You know how when you are single everyone is always asking you, in Bridget Jones fashion, how your love life is? Have you met someone? Been on any dates lately? If you’re not dating someone, are you secretly gay (or straight, I suppose, in the spirit of equal opportunity!) and trying to hide it from your family?
Then once you meet someone and start to date, the air is suddenly full of more questions. Is it serious? Is he/she the one? And even fun personal questions like “so, how is the sex?”… Soon, your friends and family are starting to push. Have you talked about marriage yet? Do you think he’s getting ready to propose? My favorites were when people would tell me that he was never going to decide to commit, so I’d better just break up with him. Honestly, there were times I felt like they might just be right. But who’s to say what’s the best thing for me?
Then, the very second you get engaged, that very day before you can even really tell everyone the good news, the next set of questions begin. When’s the big day? Where are you going for your honeymoon? What’s your dress like? We literally were asked within one day of the question “being popped,” so to speak, whether we’d set a date. Like it’s simply unacceptable for anyone to enjoy where they’re at in life without scheming about the things to come.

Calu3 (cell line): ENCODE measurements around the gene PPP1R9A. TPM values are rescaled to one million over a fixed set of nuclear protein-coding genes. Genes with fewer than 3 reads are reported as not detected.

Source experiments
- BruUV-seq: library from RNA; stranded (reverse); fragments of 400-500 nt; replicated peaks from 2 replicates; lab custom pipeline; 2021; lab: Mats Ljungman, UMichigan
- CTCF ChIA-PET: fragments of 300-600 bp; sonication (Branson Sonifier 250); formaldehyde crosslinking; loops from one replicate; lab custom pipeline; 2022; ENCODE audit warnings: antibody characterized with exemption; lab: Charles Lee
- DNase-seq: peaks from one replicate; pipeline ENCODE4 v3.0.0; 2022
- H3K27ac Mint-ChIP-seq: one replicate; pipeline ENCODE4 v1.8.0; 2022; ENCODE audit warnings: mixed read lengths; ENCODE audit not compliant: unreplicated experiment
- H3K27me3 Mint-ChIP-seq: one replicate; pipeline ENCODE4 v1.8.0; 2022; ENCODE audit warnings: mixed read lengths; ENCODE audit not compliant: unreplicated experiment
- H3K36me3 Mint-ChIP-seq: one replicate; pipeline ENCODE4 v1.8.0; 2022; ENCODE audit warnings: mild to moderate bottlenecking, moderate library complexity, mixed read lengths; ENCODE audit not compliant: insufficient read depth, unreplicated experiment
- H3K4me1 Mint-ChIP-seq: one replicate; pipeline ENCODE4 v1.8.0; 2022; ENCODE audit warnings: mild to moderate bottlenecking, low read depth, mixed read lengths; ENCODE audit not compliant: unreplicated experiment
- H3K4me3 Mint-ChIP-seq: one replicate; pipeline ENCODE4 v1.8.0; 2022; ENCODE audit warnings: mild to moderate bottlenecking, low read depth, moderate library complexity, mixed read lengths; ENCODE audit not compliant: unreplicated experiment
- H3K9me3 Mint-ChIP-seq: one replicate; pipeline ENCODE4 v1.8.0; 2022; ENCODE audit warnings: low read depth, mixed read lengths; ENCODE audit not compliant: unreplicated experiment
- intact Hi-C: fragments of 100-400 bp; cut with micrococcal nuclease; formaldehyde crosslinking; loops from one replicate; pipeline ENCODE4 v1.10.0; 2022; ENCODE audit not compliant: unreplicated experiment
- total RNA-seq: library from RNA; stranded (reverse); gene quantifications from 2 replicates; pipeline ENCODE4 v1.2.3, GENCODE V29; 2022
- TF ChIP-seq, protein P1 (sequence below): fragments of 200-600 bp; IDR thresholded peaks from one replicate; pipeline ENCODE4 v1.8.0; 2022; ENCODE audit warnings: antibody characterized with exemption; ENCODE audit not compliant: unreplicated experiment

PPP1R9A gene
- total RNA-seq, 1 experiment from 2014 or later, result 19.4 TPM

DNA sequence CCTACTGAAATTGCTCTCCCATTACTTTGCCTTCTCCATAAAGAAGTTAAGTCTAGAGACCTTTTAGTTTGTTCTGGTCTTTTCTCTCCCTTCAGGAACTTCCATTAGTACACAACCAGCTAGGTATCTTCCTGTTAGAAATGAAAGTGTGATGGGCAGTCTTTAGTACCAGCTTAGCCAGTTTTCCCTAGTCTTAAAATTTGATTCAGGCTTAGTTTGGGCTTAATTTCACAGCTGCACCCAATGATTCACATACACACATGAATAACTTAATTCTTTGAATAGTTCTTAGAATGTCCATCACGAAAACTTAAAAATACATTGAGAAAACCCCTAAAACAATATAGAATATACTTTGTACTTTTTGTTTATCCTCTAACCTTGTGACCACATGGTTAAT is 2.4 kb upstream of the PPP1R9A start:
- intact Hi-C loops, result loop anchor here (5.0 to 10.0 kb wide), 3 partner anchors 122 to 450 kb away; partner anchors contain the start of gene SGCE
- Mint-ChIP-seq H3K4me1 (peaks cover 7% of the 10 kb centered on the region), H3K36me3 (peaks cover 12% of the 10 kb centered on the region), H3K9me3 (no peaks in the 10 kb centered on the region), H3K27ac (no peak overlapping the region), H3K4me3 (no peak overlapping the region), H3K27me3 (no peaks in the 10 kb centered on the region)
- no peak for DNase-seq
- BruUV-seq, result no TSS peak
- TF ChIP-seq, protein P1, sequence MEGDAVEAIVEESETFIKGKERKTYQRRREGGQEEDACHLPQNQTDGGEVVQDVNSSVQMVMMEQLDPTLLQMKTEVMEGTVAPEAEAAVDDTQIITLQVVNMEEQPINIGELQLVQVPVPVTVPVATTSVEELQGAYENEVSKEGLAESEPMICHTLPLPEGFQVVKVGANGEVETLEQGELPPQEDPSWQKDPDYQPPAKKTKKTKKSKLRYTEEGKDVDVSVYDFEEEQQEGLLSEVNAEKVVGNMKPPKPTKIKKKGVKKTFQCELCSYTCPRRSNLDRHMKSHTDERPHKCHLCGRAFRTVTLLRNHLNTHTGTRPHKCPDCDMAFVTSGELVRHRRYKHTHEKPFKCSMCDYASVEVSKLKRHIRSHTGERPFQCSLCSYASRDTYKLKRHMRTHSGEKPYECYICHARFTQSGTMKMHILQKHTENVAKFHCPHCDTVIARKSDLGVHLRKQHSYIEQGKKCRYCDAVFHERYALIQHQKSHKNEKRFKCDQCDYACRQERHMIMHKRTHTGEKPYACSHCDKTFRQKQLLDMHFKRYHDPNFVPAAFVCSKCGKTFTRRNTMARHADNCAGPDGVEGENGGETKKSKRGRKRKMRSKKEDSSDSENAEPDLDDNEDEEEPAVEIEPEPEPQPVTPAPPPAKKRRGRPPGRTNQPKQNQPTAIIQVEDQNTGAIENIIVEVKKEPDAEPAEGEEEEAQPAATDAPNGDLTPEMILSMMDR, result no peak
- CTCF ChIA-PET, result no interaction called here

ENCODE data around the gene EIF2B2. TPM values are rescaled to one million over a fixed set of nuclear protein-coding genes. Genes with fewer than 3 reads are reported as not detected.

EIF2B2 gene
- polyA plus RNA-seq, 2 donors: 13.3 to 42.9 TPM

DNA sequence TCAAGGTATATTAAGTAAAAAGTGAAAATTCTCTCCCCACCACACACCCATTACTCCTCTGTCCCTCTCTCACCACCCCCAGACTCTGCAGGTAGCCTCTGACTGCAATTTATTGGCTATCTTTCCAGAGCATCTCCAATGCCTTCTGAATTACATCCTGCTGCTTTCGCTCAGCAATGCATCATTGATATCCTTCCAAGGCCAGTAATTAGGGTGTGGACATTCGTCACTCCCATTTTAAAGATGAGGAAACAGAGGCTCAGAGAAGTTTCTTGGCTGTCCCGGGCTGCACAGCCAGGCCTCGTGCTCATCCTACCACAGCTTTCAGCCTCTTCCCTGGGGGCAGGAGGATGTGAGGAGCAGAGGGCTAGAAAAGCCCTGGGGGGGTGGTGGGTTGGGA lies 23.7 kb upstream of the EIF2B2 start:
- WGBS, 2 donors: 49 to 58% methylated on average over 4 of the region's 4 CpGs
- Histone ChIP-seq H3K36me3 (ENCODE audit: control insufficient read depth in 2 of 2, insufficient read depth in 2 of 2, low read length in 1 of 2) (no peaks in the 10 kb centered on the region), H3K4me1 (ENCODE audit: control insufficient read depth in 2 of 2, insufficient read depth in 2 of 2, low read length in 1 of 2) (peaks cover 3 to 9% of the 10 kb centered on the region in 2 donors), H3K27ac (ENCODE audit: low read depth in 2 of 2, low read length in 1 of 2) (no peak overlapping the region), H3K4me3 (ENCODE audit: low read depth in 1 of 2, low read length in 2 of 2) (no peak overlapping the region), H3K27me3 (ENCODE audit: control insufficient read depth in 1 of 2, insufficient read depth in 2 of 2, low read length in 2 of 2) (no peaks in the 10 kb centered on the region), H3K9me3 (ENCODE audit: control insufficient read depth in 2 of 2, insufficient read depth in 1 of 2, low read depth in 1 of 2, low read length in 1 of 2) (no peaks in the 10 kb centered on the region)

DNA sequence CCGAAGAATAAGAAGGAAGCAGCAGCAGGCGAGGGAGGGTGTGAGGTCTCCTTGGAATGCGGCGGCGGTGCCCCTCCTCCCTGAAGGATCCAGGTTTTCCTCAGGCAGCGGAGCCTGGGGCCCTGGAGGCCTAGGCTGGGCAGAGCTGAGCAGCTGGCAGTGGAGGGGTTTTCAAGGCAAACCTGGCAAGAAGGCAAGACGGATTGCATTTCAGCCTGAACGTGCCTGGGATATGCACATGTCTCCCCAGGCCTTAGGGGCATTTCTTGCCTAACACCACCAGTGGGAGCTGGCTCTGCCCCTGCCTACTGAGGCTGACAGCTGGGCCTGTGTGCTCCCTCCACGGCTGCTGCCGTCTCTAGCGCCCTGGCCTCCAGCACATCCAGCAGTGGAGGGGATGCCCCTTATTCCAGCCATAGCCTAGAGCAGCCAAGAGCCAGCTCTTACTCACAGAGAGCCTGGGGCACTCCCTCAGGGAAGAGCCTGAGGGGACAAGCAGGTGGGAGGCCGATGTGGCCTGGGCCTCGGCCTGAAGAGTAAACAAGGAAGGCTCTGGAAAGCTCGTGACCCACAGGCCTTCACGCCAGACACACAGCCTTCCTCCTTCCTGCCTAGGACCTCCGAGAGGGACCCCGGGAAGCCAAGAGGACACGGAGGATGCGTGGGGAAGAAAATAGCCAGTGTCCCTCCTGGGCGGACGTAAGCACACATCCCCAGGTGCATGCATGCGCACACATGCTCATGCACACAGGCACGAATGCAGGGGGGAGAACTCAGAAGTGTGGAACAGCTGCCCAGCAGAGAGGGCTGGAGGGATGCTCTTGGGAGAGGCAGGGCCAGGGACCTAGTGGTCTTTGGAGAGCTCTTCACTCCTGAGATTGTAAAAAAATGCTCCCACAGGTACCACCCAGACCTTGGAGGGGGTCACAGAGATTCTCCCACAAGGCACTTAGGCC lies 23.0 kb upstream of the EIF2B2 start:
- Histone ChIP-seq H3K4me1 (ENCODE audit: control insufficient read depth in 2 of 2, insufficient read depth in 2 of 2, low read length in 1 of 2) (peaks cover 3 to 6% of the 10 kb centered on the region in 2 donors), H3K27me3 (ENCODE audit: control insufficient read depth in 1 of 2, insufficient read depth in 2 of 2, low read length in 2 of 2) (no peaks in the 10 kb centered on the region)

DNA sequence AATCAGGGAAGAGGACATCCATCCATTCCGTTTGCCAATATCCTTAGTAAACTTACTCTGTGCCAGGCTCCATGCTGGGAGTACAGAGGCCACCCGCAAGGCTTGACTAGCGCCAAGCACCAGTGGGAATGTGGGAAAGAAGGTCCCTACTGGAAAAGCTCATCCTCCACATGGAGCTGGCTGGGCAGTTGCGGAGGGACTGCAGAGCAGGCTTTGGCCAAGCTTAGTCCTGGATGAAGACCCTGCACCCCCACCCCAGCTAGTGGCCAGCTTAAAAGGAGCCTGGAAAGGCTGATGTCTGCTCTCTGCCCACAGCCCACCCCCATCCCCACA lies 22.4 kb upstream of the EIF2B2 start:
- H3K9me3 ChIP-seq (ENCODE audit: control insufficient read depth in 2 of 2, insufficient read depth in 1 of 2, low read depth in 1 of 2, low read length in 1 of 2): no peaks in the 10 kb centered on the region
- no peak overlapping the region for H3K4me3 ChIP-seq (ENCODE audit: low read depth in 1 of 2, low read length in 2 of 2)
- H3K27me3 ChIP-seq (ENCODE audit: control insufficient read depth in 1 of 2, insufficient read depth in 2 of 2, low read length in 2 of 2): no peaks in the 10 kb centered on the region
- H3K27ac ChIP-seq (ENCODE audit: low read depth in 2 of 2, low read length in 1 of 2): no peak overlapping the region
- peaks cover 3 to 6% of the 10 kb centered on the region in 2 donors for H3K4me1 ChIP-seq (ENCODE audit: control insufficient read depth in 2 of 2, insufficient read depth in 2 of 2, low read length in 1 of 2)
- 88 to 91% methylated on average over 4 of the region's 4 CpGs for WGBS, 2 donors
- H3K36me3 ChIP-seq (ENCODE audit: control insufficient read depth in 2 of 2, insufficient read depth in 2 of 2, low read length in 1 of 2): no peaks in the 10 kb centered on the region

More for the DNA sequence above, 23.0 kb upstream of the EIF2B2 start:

Once we set the date, we started to get subtle pressure (mostly from my elderly female relatives, and I suppose with good reason) surrounding the whole question of when we were going to start a family. We weren’t even married yet and already there was fierce discussion as to whether my husband would be celebrating Father’s Day next year!!! (By the way, the answer is no – as much as I adore the grandmother figures in my life, I am not yet ready to produce and care for a great-grandchild).
Of course, since we’ve been married, the questions have good and truly started to fly. It’s as though I’ve morphed overnight from a woman – complete in myself, intelligent, and able – to a baby incubator, good for only one purpose. Oh, and a husband feeder – as though it’s my only other purpose in life to put some meat on those skinny bones (despite the fact that he eats a mountain more than I do on any given day and I’ve been cooking for him for years – but that’s another topic for another blog).
It started with the grandmother figures. Then a colleague asked me (not so delicately, I might add) when the first baby was expected. Of course my mother has a softer touch, but her first reaction to seeing photos of my husband as a child was “I will have the most adorable grandchildren!” (Of course, I tend to agree with her!) Now I suspect that the rest of the world is in on it.
You know those targeted ads? The ones on Facebook or MySpace or your e-mail that get into your internet history and show you only things that they think you’ll be interested in? I see them daily – ads for Cole Haan shoes and Lane Bryant and Avenue, for the San Diego Symphony and (inexplicably) Betty Crocker cake mixes… When I was wedding planning, I had constant ads for photographers, David’s Bridal, various wedding websites, and even wedding blogs. Even up until last Friday, I was getting a few “wedding” targeted ads a week.
Well, it’s offically begun – the rest of the world is in on the pressure, the joke. I opened Facebook this morning to check my messages, and there, as clear as day, was an ad with a giant pregnant belly. “Trouble getting pregnant?” was the caption underneath.
No, thank you. Just trouble with everyone thinking I need to be.